Oxford educated, he was the author of numerous books on various subjects, from folklore, to biography, to natural history. He is best known, however, as an early student of Britian's megalithic structures, beginning his exhaustive surveying at the young age of 22. Aubrey was the first to tentatively claim that Avebury's stone circle was a Druidic temple, though he was cautious of such a claim. Later in 1694, it would be John Toland who, after speaking with Aubrey and viewing his manuscript Monumenta Britannica (also called Templa Druidim), encouraged the publishing of some of the findings.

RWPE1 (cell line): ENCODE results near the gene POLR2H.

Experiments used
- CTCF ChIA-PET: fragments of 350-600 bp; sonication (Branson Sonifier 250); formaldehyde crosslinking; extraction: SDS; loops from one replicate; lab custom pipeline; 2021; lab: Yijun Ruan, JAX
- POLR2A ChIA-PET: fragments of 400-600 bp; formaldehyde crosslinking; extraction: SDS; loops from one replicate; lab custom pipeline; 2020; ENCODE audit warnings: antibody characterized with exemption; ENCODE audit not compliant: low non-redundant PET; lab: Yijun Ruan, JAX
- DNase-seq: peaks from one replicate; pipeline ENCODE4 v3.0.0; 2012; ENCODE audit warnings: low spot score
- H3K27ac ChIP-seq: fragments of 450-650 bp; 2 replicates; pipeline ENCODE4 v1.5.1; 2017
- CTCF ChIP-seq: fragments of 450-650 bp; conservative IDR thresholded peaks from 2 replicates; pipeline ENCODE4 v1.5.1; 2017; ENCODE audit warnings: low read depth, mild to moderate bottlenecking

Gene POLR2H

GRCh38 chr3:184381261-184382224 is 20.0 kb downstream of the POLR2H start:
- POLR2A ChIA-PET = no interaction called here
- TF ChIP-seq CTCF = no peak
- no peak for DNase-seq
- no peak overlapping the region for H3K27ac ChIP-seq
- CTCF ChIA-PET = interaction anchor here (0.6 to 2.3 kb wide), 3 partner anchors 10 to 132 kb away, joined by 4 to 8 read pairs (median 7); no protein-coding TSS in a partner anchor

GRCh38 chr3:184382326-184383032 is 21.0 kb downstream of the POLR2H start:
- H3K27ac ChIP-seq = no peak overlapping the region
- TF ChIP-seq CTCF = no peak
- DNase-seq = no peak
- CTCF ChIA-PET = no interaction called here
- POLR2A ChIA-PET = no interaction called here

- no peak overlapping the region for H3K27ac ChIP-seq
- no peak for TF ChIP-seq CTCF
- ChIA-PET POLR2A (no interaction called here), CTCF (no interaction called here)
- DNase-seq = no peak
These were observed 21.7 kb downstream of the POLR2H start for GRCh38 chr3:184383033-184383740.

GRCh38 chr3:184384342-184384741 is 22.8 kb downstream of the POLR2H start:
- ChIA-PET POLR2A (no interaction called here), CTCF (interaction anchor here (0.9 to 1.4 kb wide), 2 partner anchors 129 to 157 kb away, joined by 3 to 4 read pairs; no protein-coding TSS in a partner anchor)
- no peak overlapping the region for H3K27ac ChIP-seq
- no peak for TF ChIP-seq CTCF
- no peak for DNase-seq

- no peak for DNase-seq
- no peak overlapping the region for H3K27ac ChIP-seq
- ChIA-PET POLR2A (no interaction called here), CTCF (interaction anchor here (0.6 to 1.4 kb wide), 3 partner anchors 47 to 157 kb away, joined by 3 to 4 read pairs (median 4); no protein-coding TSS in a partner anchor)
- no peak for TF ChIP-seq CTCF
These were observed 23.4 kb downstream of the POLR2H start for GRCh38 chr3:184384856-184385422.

In the Society of Antiquaries' excavations of 1921 to 1925, a series of holes dug into the chalky ground of Stonehenge were discovered; it was later determined that they were dug to hold the original timber pylons, and constituted the earliest stage of Stonehenge's development. The fifty-six holes were named the Aubrey Holes in honor of John Aubrey.
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Mary Jones © 2004